I wonder how many times this experience happens in a church setting. A spiritually interested person decides to go to church. When they get there, they are overwhelmed with the fact that no matter who they look at, they don’t measure up. The teaching is from a guy who apparently hasn’t wrestled with a single sin issue in his life since he became a follower of Jesus, at age 5, when he had to repent of making a frowny-face after his folks asked him to clean his room. Everyone seated around them is dressed to the nines, votes with a clear conscience, drives a paid-for Volvo, and has children who probably smile demurely from homes that look snipped out of Better Homes and Gardens.  Better than whose home and garden? Mine, for one.


Who can measure up? This is an obvious exaggeration, but the view from the outside is very one dimensional, unless we take the pains to change it from the inside. 


With three elementary school kids, a dog, multiple sports teams and dozens of neighborhood friends, my home is continually in a Defcon 5 state of disarray. I’m personally bringing the harried, wrinkled look in, praying it catches on. My children are wonderful gifts from God Himself, and I wouldn’t trade them, but they have rarely nodded demurely. They tackle demure kids. It’s pretty messy where I live.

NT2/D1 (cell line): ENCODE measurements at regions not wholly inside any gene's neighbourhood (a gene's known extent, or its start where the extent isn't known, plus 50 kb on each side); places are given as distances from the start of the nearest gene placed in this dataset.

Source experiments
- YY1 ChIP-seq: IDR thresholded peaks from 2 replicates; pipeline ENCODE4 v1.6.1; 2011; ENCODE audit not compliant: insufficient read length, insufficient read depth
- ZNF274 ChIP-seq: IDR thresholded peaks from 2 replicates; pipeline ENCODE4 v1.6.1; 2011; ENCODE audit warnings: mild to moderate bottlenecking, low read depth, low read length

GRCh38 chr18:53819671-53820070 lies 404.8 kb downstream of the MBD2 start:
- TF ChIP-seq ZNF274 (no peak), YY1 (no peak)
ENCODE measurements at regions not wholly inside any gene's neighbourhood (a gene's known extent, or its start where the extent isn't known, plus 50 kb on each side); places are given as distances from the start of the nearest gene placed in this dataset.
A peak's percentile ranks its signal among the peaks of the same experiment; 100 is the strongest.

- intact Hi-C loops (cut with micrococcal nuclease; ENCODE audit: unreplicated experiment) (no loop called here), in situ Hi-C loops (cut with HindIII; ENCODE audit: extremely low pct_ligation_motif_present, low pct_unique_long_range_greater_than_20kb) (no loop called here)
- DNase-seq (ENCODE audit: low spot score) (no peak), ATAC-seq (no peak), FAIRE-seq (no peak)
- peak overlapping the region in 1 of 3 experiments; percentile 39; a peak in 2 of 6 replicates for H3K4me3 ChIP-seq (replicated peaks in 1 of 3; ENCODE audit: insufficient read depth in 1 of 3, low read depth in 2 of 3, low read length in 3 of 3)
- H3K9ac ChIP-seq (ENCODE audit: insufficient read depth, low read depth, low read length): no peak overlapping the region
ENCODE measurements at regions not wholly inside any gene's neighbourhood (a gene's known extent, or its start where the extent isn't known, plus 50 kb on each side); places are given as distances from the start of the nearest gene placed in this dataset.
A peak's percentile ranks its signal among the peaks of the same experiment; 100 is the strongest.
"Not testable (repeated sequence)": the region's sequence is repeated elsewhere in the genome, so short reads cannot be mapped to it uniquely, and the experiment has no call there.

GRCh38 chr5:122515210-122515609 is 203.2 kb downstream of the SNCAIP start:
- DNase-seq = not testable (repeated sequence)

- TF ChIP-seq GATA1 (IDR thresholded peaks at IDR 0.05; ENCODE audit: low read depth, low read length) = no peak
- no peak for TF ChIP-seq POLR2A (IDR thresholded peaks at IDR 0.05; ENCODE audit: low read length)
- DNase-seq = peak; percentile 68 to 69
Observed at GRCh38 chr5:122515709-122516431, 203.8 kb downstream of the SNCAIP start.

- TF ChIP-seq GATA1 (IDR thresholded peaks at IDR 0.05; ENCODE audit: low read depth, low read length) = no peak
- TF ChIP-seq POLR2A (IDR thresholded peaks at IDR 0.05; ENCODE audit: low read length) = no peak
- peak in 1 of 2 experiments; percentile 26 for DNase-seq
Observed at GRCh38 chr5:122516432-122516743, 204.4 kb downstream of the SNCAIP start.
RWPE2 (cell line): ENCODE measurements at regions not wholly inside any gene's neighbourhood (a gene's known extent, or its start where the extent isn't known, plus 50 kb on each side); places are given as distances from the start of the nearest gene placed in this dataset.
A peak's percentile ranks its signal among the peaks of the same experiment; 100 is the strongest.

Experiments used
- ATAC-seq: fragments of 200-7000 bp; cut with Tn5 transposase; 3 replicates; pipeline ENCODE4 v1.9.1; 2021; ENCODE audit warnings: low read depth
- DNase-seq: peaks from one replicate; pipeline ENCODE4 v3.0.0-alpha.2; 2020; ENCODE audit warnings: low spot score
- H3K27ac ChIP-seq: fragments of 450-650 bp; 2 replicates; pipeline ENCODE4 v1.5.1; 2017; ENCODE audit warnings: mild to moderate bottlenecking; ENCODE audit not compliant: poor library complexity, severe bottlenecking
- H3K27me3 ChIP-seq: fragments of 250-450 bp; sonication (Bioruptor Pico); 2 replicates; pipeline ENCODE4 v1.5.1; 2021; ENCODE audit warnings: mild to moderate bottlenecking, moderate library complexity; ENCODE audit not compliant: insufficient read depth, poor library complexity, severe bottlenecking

The truth is, no matter how it looks, most everyone is a bit of a mess. 


When I first moved from California to Washington I drove a ’79 suburban. It had no heater. Mostly I think a car is perfect if it gets me from point A to point B, but now I am convinced that a heater is also essential. One night that first winter, I walked out from my office late, and the entire truck was iced over. I tried to get in, but the driver’s door was frozen shut. If you’re from someplace warm (and sane), take a moment to let that sink in. Frozen. Shut. So I walked around the car, and yanked the passenger door open. The frozen handle literally broke off, so the door opened but would not stay closed. This did not improve my mood. I noticed my fingers had become icicles. I was carrying a cup of coffee that I brought to keep my hands warm (since my heater wasn’t functional) but then I noticed my windshield was iced over, impossible to see through. I poured the coffee onto the windshield to melt the ice, because I didn’t have an ice-scraper. And I didn’t have an ice-scraper because I’m from Southern California and I hadn’t used an ice-scraper on my car out of necessity in a long, long time. Like never. So coffee was my plan.